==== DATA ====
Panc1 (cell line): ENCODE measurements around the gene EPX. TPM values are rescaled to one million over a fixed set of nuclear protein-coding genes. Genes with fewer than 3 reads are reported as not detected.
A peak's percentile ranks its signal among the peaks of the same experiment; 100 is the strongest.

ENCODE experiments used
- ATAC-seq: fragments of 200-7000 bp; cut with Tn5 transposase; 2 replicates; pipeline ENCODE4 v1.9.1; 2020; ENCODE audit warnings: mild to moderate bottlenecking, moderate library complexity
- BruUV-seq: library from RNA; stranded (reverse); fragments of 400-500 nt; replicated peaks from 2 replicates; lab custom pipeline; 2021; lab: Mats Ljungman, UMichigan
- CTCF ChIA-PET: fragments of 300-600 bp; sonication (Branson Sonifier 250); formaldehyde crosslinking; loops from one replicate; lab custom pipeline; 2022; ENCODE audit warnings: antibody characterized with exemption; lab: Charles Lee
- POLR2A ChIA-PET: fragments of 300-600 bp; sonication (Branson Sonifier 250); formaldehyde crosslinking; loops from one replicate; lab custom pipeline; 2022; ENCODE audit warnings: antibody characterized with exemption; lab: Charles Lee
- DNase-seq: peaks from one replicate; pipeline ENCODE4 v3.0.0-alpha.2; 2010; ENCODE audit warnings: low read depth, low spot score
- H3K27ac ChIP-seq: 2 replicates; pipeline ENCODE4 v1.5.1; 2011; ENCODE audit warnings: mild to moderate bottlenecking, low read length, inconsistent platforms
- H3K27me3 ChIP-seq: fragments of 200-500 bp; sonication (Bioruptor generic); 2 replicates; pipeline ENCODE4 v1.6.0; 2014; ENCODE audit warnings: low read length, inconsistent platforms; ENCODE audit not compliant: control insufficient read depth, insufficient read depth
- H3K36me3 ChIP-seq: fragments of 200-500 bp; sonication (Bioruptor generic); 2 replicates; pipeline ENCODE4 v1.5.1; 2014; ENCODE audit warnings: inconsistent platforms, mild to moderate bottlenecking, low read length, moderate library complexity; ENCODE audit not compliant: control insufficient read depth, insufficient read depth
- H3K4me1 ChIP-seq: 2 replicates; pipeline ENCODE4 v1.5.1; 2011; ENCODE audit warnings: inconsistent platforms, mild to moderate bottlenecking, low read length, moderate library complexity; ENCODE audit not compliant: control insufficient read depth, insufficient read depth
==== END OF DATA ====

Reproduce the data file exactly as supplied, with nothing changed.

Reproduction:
Panc1 (cell line): ENCODE measurements around the gene EPX. TPM values are rescaled to one million over a fixed set of nuclear protein-coding genes. Genes with fewer than 3 reads are reported as not detected.
A peak's percentile ranks its signal among the peaks of the same experiment; 100 is the strongest.

ENCODE experiments used
- ATAC-seq: fragments of 200-7000 bp; cut with Tn5 transposase; 2 replicates; pipeline ENCODE4 v1.9.1; 2020; ENCODE audit warnings: mild to moderate bottlenecking, moderate library complexity
- BruUV-seq: library from RNA; stranded (reverse); fragments of 400-500 nt; replicated peaks from 2 replicates; lab custom pipeline; 2021; lab: Mats Ljungman, UMichigan
- CTCF ChIA-PET: fragments of 300-600 bp; sonication (Branson Sonifier 250); formaldehyde crosslinking; loops from one replicate; lab custom pipeline; 2022; ENCODE audit warnings: antibody characterized with exemption; lab: Charles Lee
- POLR2A ChIA-PET: fragments of 300-600 bp; sonication (Branson Sonifier 250); formaldehyde crosslinking; loops from one replicate; lab custom pipeline; 2022; ENCODE audit warnings: antibody characterized with exemption; lab: Charles Lee
- DNase-seq: peaks from one replicate; pipeline ENCODE4 v3.0.0-alpha.2; 2010; ENCODE audit warnings: low read depth, low spot score
- H3K27ac ChIP-seq: 2 replicates; pipeline ENCODE4 v1.5.1; 2011; ENCODE audit warnings: mild to moderate bottlenecking, low read length, inconsistent platforms
- H3K27me3 ChIP-seq: fragments of 200-500 bp; sonication (Bioruptor generic); 2 replicates; pipeline ENCODE4 v1.6.0; 2014; ENCODE audit warnings: low read length, inconsistent platforms; ENCODE audit not compliant: control insufficient read depth, insufficient read depth
- H3K36me3 ChIP-seq: fragments of 200-500 bp; sonication (Bioruptor generic); 2 replicates; pipeline ENCODE4 v1.5.1; 2014; ENCODE audit warnings: inconsistent platforms, mild to moderate bottlenecking, low read length, moderate library complexity; ENCODE audit not compliant: control insufficient read depth, insufficient read depth
- H3K4me1 ChIP-seq: 2 replicates; pipeline ENCODE4 v1.5.1; 2011; ENCODE audit warnings: inconsistent platforms, mild to moderate bottlenecking, low read length, moderate library complexity; ENCODE audit not compliant: control insufficient read depth, insufficient read depth